Understanding the difference between roof rats and other rodents

Rats can become an issue during winter, seeking shelter, food and water from our homes. Unfortunately, they can often be hard to spot due to their small size.

Understanding the differences between roof rats and other rodents is key to getting rid of them quickly. Albemarle Termite & Pest Solutions team conducts year-round inspections to detect any signs of infestation and create a treatment plan accordingly.


Roof rats are approximately twice the size of mice. A mature roof rat typically measures six to eight inches in length without its tail.

Roof rats (also referred to as ship rats or black rats) typically prefer high up in buildings like attics and rafters, where they climb wires, narrow ledges, vines and even wire mesh to access food sources. These nocturnal rodents tend to live near food sources rather than nesting close by themselves in nests.

Roof rats and other rodents can be found throughout homes and businesses, where they can cause havoc by contaminating stored food, chewing through wiring and spreading disease. Understanding the differences between roof rats and other types of rodents will help keep your home free of pests.

Norway rats and roof rats are two of the most frequently seen rodents in Mid-Atlantic states, easily distinguishable by color, size and behavior. Norway rats tend to be larger and stockier with darker coats and longer tails than their roof rat counterparts.


Roof rats prefer shelter or coverage in their habitats, such as tree canopies, dense shrubs and climbing vines. Their feet have pads designed to make climbing narrow vines and branches easier, and their tail provides additional balance when ascending high off of the ground.

Roof rats typically begin searching for food shortly after sunset, using trees, utility lines and fences as access points into attics, overhead garage storage units, woodpiles or any other stored goods. Their night-time foraging often means hearing scurrying sounds in your attic when searching for sustenance – an early indicator that roof rats have invaded.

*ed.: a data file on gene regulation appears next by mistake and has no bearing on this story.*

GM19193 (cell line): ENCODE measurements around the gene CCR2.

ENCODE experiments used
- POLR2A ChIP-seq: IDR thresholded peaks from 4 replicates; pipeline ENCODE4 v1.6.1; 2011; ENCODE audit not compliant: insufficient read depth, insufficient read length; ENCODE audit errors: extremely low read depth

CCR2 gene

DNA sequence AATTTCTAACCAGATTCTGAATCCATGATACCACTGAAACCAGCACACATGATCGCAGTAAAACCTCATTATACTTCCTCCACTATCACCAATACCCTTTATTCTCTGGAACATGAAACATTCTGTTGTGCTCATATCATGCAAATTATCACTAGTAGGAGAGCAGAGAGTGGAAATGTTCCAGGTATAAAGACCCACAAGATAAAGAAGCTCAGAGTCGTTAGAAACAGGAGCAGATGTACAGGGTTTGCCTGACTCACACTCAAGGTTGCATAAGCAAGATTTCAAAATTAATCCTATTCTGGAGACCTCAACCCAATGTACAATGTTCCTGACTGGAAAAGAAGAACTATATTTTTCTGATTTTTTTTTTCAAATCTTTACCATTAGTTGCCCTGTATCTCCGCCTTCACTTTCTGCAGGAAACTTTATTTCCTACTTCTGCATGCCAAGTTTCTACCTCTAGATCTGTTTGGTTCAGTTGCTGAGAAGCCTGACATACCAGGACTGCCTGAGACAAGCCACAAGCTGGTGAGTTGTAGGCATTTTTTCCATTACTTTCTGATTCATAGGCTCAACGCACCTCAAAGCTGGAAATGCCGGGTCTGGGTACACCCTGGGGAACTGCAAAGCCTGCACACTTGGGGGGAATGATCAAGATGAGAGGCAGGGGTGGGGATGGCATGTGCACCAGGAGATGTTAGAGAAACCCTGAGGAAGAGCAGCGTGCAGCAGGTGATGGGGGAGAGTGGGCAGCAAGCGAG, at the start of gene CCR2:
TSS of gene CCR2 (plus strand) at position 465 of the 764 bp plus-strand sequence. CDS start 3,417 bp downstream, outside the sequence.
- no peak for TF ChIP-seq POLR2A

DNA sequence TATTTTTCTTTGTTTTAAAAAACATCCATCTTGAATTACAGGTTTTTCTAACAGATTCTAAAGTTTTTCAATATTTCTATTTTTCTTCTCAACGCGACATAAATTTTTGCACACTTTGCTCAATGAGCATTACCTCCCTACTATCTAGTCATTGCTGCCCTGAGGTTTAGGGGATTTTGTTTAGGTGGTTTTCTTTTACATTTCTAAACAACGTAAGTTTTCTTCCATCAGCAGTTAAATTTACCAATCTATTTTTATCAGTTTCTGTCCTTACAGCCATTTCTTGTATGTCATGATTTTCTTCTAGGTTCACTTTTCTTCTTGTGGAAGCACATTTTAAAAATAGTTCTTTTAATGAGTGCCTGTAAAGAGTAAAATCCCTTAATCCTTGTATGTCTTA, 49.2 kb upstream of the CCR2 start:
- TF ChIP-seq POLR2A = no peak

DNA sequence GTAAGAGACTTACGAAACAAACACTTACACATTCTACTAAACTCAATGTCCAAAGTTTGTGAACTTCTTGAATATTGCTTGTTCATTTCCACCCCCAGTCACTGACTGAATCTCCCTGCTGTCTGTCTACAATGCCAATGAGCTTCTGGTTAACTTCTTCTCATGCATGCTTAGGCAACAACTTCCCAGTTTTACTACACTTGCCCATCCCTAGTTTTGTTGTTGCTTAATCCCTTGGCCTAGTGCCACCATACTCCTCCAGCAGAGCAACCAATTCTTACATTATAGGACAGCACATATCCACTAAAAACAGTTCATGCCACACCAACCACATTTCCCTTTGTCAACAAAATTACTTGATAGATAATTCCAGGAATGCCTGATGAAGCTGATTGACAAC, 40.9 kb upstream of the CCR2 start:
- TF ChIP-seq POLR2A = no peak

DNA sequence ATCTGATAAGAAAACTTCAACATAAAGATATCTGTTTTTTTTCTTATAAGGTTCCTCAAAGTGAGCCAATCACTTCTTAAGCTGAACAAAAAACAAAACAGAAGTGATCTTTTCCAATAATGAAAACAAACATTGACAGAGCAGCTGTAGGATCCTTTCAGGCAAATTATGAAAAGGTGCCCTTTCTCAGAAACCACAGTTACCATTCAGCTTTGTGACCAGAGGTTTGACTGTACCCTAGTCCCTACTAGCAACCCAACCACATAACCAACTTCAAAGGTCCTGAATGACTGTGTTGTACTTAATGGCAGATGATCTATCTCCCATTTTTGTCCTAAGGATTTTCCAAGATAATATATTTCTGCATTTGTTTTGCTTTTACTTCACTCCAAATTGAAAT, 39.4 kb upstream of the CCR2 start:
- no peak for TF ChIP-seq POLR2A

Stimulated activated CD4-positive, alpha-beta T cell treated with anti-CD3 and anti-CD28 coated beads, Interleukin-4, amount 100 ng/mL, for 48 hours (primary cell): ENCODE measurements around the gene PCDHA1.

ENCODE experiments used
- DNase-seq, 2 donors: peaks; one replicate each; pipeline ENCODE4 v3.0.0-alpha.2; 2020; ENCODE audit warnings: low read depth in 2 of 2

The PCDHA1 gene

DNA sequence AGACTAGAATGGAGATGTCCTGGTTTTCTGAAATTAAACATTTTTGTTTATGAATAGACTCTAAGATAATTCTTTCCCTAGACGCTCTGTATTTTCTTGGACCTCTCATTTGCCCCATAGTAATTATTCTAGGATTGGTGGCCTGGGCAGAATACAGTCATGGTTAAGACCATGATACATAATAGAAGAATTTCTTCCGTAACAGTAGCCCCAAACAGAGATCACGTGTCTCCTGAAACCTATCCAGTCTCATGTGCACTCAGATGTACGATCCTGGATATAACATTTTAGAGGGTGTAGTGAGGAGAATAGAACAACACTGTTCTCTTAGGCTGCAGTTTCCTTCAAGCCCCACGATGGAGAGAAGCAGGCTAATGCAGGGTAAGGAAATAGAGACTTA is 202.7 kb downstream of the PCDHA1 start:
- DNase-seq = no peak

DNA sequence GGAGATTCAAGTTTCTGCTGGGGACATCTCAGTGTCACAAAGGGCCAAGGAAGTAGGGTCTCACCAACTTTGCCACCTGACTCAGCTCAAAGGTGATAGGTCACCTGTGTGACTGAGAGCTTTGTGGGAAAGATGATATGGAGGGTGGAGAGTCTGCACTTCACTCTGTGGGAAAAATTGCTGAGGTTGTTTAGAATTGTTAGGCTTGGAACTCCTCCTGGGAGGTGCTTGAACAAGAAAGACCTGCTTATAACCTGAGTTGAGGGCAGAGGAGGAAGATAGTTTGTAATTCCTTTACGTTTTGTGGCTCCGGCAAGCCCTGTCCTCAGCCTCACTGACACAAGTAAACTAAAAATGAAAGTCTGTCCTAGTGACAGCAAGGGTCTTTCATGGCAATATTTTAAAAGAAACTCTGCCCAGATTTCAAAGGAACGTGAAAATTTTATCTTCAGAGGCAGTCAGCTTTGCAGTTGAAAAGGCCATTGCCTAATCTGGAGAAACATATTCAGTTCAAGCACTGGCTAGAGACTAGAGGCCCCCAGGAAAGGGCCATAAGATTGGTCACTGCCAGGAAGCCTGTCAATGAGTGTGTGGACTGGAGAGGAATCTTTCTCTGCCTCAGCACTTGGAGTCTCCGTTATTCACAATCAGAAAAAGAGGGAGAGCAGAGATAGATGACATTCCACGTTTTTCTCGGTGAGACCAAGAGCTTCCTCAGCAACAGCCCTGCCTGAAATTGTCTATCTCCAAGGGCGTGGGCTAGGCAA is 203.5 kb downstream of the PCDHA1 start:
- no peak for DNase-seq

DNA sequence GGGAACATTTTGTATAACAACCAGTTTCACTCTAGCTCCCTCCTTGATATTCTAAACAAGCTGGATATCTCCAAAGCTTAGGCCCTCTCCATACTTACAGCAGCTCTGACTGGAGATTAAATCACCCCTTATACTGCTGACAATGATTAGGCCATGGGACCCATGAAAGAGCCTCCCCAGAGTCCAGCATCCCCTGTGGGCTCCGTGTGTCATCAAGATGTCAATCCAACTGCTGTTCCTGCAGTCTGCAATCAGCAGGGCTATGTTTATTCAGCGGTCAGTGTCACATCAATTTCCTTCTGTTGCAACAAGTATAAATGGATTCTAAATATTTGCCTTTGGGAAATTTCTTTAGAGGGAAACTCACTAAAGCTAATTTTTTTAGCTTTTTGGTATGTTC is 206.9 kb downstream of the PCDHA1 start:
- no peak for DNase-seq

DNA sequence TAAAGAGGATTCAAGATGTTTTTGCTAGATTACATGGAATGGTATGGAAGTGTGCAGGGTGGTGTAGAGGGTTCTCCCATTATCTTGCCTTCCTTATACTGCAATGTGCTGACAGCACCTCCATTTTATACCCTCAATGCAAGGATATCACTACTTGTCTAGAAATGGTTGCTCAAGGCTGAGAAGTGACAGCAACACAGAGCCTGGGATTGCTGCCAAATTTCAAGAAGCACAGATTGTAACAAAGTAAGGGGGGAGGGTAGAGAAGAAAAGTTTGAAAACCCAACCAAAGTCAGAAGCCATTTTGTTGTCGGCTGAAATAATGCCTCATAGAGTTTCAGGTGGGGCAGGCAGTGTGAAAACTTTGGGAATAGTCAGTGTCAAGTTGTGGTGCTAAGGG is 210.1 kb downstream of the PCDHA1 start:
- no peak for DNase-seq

Rats are omnivorous eaters that feed on fruits, nuts, seeds, insects, small birds and reptiles indiscriminately – causing widespread damage to buildings and foodstuffs as well as carrying various diseases including “rat-bite fever.” Rats can be considered serious pests when left to their own devices for extended periods, often damaging buildings and food supplies as they go about feeding themselves and spreading disease – but their bite can actually cure you of malaria!


Roof rats are opportunistic eaters that enjoy snacking on nuts, seeds, fruit and plant material found around homes or industrial spaces as well as citrus or sugarcane groves. Roof rats have become an ever-present problem throughout landscaped residential and industrial spaces as well as citrus or sugarcane farms.

These pests can often be found at industrial and poultry facilities, where they cause considerable damage to buildings and other structures. Furthermore, their invasive nature poses serious health threats for workers as well as can harm crops that rely upon pollination from outside.

At home, thieves can gain entry through gaps around utility lines or near the roof; or through holes in exterior walls.

For homeowners to reduce infestation, cleaning wood piles and raking up fallen vegetation and fruit should be prioritized in order to control infestations. They should also avoid leaving pet food out overnight or collecting dog feces as this attracts roof rats.


Roof rats are nocturnal rodents that nest high above ground in fruit trees, shrubs, woodpiles and dense vegetation. Additionally, they construct nests in attics, ceilings and rafters within homes and buildings.

Like mice, squirrels consume an array of foods like nuts and seeds; nuts; fruits; vegetables; birds’ eggs/feed; pet food that has gone bad and trash.

Rats feed on soft metals, wooden structures and insulation materials as well as garden crops and ornamental plants; furthermore they consume and contaminate stored foods.

Roof rats can often be found in citrus orchards, nut orchards and livestock feed yards, where they cause significant damage by eating and contaminating nut and fruit crops, decimating bird nesting sites and creating holes in buildings to escape weather conditions and access food, water and shelter – making these rats a real menace that should be dealt with quickly by professional pest control services.